• The thyroid can make too much (HYPERthyroidism) or too little (HYPOthyroidism) hormone
  • The thyroid gland can grow in size (also called a goiter) or develop “lumps and bumps” (called thyroid nodules).

Thyroid issues usually affect women more often than men.

Hormone Issues

HYPOthyroidism occurs when the thyroid gland makes too LITTLE hormone to meet the body’s needs. Women are at least eight times more likely than men to suffer from this, and the risk increases with age, particularly in people over 60 years old. Hypothyroidism can cause symptoms ranging from fatigue, hair loss, weight gain, cold intolerance, and constipation.

Less commonly, the thyroid can make too MUCH hormone causing HYPERthyroidism. Symptoms can include unintentional weight loss, rapid heartbeat, increased heat sensitivity, and tremors. This also affects females more often than males.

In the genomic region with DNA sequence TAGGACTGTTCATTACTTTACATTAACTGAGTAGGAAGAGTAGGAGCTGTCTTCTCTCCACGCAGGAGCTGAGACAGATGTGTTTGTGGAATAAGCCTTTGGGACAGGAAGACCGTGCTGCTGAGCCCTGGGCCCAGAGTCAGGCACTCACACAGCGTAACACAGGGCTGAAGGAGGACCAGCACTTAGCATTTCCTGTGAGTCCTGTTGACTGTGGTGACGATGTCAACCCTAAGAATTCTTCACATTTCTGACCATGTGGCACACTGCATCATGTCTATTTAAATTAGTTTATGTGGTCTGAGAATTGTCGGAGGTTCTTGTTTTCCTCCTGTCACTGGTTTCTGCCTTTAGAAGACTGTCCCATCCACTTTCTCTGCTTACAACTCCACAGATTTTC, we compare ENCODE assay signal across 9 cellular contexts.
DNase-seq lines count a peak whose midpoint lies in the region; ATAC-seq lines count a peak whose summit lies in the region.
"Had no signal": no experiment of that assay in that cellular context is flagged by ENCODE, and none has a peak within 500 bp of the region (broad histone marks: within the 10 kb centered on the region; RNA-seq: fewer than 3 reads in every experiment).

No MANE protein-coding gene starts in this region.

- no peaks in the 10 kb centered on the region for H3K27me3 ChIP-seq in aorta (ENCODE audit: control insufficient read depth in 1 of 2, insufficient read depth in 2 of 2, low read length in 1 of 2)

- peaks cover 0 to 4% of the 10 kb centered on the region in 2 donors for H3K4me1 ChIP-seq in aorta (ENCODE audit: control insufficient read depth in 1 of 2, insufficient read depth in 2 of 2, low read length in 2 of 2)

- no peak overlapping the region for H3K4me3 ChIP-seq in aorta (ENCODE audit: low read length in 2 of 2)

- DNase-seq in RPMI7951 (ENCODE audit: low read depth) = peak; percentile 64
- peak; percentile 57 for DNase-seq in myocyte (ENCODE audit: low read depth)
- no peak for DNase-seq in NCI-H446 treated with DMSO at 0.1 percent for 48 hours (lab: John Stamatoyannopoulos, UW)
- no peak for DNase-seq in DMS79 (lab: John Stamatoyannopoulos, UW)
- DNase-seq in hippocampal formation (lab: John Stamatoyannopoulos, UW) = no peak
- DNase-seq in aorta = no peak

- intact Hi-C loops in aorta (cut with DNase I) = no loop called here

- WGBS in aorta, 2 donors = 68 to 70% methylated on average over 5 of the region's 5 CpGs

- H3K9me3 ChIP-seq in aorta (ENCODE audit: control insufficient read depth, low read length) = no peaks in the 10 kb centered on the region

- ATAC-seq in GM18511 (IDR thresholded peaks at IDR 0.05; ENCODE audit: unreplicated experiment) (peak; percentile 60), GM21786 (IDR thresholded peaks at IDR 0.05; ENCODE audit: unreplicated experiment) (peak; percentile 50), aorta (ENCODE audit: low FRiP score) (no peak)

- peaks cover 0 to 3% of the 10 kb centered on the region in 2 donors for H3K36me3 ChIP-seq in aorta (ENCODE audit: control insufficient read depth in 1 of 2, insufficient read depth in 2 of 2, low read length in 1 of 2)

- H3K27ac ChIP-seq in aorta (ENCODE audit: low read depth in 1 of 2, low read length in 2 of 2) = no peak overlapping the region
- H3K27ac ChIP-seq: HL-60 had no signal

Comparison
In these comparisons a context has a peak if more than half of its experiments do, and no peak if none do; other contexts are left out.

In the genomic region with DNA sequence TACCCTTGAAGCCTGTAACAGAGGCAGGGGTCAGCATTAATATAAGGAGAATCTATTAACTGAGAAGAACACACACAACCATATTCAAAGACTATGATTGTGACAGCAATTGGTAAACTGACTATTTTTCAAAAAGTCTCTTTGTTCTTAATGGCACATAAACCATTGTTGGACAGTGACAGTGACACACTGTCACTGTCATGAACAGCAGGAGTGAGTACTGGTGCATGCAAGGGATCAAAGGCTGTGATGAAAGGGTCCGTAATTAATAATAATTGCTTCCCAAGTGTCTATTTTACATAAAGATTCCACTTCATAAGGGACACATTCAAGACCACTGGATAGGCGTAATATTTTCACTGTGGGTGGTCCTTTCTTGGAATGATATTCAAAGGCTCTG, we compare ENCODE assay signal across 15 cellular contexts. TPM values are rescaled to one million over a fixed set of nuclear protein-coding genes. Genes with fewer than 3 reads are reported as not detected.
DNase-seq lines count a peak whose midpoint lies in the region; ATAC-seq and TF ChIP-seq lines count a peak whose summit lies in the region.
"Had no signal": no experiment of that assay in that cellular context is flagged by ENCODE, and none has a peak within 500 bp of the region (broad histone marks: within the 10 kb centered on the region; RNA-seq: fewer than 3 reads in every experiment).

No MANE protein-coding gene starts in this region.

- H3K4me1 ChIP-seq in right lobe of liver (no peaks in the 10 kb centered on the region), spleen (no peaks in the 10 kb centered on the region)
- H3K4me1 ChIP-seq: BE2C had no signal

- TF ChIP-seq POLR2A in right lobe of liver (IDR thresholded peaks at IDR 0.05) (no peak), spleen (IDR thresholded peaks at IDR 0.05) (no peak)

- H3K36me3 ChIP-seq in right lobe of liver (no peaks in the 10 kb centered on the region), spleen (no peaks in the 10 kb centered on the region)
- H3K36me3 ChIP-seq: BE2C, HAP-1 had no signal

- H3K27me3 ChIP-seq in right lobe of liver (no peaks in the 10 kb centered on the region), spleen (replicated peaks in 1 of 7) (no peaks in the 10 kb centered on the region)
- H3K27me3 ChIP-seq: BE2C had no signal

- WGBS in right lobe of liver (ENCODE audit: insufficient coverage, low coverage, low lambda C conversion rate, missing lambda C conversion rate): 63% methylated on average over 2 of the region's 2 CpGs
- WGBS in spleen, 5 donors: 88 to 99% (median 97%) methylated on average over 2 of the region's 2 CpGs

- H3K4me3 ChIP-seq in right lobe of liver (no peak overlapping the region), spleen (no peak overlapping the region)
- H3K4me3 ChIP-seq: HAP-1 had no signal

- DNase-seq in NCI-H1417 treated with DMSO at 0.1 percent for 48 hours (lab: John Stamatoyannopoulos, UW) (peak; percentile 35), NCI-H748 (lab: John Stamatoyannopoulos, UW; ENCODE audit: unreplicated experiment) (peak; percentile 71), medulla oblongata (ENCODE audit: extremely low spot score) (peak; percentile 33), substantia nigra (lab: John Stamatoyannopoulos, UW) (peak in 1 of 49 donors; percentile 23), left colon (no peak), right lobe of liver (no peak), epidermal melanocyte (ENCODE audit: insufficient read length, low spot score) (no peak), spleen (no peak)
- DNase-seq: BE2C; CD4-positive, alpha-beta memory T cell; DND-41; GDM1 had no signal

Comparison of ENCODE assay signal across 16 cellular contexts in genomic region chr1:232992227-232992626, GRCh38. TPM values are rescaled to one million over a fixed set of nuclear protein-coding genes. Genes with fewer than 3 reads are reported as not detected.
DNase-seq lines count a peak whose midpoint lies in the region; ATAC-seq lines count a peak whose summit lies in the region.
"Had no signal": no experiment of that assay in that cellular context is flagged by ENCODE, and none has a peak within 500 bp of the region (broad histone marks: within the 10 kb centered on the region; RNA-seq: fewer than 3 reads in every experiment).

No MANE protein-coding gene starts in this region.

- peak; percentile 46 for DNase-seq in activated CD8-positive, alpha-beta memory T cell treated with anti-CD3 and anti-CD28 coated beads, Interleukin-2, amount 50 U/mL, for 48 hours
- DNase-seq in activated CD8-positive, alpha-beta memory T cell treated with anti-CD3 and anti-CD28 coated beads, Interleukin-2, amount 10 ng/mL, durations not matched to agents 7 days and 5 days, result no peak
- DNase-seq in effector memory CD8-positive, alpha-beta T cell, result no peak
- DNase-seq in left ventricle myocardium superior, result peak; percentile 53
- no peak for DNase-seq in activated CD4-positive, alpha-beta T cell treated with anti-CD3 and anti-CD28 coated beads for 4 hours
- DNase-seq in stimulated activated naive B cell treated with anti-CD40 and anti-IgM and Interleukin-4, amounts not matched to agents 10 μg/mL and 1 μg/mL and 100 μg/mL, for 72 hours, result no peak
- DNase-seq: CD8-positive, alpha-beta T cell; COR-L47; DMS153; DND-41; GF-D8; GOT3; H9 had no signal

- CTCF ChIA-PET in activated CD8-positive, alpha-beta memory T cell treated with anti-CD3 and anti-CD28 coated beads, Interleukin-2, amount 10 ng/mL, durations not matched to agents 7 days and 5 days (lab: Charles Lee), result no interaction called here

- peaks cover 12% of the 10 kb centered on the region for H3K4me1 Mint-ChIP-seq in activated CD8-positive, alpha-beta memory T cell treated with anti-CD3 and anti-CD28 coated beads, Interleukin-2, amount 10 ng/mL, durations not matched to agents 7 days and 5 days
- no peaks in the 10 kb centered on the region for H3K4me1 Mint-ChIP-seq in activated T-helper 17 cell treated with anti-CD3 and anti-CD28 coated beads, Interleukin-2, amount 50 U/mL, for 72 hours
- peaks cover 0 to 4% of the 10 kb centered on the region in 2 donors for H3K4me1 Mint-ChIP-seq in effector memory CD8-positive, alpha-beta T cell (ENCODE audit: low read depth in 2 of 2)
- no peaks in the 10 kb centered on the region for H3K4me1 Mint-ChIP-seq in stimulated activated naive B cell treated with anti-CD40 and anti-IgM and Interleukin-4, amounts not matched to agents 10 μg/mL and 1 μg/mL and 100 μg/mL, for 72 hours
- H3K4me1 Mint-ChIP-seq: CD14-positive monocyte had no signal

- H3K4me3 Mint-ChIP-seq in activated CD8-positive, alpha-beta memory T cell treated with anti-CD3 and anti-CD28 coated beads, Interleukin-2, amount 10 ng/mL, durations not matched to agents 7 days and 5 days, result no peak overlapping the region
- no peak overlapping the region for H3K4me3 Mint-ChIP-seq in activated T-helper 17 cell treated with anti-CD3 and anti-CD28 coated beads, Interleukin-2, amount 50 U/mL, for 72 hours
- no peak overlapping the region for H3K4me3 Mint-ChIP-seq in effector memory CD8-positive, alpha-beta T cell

Thyroid Nodules

Thyroid nodules are lumps that grow in the thyroid gland. They are three times more common in women than men. The frequency of nodules also increases with age: 50% of 50-year old women have at least one nodule, and 70% of 70-year old women have at least one nodule.

While some nodules can be seen or felt with your fingers on the neck, many are not noticed until they are found on a test like a CT scan that is performed for a completely different reason.

If thyroid nodules grow in certain locations or grow large enough, they can cause symptoms such as pressure in the neck, a strangling sensation, difficulty swallowing and, in extreme cases, difficulty breathing.

Fortunately, over 95% of thyroid nodules are benign.

When a thyroid nodule is suspected or found, an ultrasound is usually the first test ordered. This can help define the size, number, and characteristics of the nodule or nodules.